“This stretch of Route 50 has long backups and delays during weekday peak commute times and several high crash locations due to the high number of access and conflict points,” VDOT said on a webpage for the study. “Route 50 averages 62,000 vehicles per day within the study limits.”
An online survey for the project asks, among other things, which multimodal facilities are needed along the Route 50 corridor. The multiple-choice options include sidewalks, crosswalks, pedestrian signals, shared-use bicycle lanes, bus shelters and a park and ride lot.
Local Dems Tout Big Wins — “Heading into the critical 2020 presidential race, we’re especially excited about the tremendous grassroots enthusiasm that fueled Democratic victories statewide. This historic victory belongs to the grassroots activists as much as it belongs to the Democratic Party.” [Press Release]
Leaf Collection Schedule Announced — Courthouse, Clarendon and other neighborhoods are on tap for Arlington County’s first vacuum leaf collection pass of the season, starting Monday. [Arlington County]
Amazon Gives to Some Local Pols — “In the Democratic leadership ranks, House Democratic Caucus Chair Del. Charniele Herring, D-Alexandria, received $1,000. Her district is just outside of Amazon’s new Arlington home. And the company sent $1,500 to Sen. Janet Howell, D-Reston, and $1,000 to Del. Patrick Hope, D-Arlington, who both represent Arlington neighborhoods a stone’s throw from HQ2.” [Washington Business Journal]
Walgreens Applying for Sign Permits — Updated at 10:15 a.m. — Walgreens signs are going up on former Rite Aid stores across Arlington, after the chain acquired stores from its drug store competitor nearly two years ago. [Twitter]
Investment for Company With Arlington HQ — “CoreMedia, a global content management platform and developer of CoreMedia Content Cloud, is excited to announce that it has successfully partnered with OpenGate Capital, a global private equity firm, on a majority growth investment… Terms of the investment were not disclosed.” [PRNewswire via Potomac Tech Wire]
First Snow Possible Next Week — “Back-to-back Arctic cold fronts are predicted to sweep across the eastern United States over the next week, the second of which has a small chance to squeeze out some snowflakes in the Washington region late Monday and/or Tuesday.” [Capital Weather Gang]
Flickr pool photo by Kevin Wolf
Planned renovations at Marcey Road Park are up for public discussion next week.
The three-acre park at 272 N. Marcey Road, near the entrance to the Potomac Overlook trails, is home to two tennis courts, a tennis practice wall, and a basketball court.
The renovation will replace the park’s existing amenities, according to the project website.
“County staff has been canvassing the community and park users to determine what people are using in the park,what they like, and what they’d like changed,” said parks department spokesman Susan Kalish.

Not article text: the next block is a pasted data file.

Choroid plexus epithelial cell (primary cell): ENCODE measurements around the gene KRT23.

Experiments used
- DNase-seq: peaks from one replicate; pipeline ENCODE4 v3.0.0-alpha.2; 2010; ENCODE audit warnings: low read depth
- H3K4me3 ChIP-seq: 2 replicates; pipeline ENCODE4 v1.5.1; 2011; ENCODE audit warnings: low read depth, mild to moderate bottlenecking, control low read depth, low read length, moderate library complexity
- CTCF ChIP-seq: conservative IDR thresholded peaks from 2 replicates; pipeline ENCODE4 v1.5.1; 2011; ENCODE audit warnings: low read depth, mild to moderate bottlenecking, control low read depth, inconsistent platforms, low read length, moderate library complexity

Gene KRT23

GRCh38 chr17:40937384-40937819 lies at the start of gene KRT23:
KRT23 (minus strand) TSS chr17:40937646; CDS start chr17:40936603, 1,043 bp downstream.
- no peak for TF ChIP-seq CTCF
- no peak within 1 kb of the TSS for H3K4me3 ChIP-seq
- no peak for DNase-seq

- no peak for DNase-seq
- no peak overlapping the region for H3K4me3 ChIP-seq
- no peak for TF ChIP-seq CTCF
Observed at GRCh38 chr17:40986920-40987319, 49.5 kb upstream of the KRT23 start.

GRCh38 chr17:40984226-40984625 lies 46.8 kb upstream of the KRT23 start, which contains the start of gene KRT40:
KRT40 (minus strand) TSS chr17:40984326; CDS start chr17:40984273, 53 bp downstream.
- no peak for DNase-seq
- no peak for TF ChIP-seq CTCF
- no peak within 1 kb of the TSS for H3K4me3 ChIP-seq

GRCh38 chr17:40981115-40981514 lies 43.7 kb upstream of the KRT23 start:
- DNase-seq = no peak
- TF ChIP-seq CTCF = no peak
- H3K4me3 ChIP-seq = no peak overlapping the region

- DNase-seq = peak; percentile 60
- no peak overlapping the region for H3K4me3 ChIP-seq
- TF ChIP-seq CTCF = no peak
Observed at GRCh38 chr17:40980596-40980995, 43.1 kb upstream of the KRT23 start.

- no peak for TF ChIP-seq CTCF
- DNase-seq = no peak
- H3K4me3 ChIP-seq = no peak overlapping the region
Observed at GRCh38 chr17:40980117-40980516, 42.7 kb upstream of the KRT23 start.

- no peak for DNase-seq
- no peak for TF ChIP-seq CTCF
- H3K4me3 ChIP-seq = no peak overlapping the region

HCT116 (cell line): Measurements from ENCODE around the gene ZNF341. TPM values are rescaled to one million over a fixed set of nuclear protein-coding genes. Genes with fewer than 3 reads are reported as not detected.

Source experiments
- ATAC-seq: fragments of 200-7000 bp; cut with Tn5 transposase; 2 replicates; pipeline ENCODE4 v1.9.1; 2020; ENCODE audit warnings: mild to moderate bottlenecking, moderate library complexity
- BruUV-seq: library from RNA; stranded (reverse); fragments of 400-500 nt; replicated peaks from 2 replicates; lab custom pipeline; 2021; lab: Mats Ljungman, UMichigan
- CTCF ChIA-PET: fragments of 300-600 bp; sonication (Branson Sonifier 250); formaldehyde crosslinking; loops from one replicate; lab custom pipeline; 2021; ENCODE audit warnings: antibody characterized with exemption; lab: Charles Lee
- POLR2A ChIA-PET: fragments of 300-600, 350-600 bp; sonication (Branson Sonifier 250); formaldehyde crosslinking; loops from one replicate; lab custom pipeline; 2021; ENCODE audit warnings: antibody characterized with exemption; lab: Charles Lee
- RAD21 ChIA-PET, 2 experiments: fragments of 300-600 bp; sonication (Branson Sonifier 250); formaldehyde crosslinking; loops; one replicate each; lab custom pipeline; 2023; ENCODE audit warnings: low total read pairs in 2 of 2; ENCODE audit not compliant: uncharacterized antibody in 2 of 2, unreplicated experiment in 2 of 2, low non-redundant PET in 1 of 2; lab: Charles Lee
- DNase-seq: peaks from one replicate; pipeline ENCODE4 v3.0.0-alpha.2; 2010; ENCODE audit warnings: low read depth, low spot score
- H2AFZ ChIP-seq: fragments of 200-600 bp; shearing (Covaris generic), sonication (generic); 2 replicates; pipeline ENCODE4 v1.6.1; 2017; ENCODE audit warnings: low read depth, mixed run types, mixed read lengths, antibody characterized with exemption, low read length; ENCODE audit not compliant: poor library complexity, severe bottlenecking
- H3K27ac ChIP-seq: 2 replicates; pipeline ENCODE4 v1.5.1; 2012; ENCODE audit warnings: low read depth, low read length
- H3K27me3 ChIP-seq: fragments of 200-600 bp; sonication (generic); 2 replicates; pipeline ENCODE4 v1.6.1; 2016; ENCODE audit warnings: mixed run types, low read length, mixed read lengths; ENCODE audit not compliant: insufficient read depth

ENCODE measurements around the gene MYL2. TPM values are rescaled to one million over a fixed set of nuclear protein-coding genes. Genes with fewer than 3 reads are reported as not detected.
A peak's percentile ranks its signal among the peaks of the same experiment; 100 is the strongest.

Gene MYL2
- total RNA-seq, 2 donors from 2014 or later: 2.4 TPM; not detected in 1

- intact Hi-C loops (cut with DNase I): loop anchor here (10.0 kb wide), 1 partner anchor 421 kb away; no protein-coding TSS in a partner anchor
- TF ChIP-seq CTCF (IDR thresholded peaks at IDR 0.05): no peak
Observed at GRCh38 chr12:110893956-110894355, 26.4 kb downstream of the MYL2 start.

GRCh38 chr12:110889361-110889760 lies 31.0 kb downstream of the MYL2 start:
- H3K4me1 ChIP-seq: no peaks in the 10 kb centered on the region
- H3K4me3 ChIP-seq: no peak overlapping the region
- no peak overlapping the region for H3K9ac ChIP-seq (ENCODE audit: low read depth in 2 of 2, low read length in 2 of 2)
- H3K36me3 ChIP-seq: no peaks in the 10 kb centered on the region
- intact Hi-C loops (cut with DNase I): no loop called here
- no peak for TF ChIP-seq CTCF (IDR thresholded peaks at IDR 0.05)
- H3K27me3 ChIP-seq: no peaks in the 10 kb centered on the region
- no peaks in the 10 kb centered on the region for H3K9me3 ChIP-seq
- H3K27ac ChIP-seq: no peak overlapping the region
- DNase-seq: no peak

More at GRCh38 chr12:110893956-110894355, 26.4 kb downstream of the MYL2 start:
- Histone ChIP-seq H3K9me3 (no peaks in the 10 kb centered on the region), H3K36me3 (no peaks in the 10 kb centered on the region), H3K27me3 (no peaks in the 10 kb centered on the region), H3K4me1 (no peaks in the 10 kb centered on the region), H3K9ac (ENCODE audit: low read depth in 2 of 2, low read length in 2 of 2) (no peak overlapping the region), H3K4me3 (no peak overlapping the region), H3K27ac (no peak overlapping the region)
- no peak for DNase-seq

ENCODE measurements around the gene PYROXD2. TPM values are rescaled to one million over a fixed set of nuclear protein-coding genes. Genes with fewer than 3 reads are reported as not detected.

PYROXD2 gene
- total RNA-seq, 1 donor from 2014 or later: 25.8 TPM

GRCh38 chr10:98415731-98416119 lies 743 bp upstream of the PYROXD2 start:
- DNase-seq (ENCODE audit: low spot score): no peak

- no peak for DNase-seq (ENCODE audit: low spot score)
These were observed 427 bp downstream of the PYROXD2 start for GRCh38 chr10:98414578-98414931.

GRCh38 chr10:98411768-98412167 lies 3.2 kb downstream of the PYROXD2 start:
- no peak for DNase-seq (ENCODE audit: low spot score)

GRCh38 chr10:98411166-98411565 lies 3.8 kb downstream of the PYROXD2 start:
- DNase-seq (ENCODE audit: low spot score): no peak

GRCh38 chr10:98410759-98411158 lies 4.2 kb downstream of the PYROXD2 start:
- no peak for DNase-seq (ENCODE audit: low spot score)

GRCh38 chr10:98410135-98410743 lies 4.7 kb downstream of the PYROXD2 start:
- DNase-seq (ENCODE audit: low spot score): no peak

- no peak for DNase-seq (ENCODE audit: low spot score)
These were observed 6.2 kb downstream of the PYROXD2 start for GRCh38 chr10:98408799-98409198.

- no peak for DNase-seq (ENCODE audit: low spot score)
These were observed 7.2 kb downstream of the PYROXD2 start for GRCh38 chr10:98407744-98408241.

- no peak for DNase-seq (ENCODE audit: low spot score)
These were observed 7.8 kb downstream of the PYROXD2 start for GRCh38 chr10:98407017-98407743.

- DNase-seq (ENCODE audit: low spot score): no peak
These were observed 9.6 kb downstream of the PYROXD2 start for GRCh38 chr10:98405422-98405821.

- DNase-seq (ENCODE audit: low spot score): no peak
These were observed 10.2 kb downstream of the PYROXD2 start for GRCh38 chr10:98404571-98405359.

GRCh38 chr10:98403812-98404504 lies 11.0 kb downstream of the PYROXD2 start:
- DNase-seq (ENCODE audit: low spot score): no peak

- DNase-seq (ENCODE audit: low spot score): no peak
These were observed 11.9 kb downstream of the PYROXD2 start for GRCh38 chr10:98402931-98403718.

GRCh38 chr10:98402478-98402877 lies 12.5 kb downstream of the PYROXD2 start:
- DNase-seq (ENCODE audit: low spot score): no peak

Following next week’s meeting, the project staff will hold another community meeting later in the fall to present draft designs.
Construction is set to begin by spring 2020 and completed by the end of that year.
Photo via Google Maps
Next week, county officials will present details and ask for feedback on a long-awaited project to restore a pond along the W&OD Trail.
On Tuesday, October 1, Arlington’s Department of Environmental Services will present a draft plan for digging the Swallow Pond in Glencarlyn Park deeper, and restoring some of the wild habitat in and around the pond.
People interested in learning more about the designs can attend the meeting at the Long Branch Nature Center (625 S. Carlin Springs Road) from 6:30-8:30 p.m. on Tuesday. Officials are also welcoming feedback from community members.
“The project goal is to restore the pond to the original depth by removing sediment, add a sediment collection forebay to allow easier maintenance and sediment removal, maximize water quality benefits, and restore habitat,” the county wrote on the project webpage.
Officials hope that clearing sediment means clearer water will flow from the pond to Four Mile Run — making this project one of several the county is hoping can cut down on pollution and clouding downstream in the Chesapeake Bay.
Sparrow Pond was man made in 2001 and has been slowly filling up with sediment ever since.
Sediment was first cleared out of the pond 2007, per a county presentation. The pond was due for another clean-up in 2012, but the work was delayed. Several studies later, the pond is now slated for a full restoration project.
During a March community meeting, residents expressed concerns that construction could introduce invasive plants like Japanese knotweed via machinery that’s worked in places already seeded with the fast-growing shrub. Residents also requested crews do the work outside of the sparrow breeding cycle (roughly March to August) to protect the pond’s namesake avian inhabitants.
The designs will be discussed tonight at a 7 p.m. public community meeting in the Langston-Brown Community Center (2121 N. Culpepper Street).
In July, the county asked residents in an online survey which outdoor features they’d like to see at the new station. There were 164 responses, with a “historic map” as the top request.
All of the outdoor features in question — a historic map, seating wall, exterior skin, beacon of light, and virtue monuments — are distributed between two design proposals.
The design process was conducted with the fire station’s history in mind. For decades, Fire Station 8 was the only station in Arlington staffed by African-Americans — members of the Hall’s Hill Volunteer Fire Department.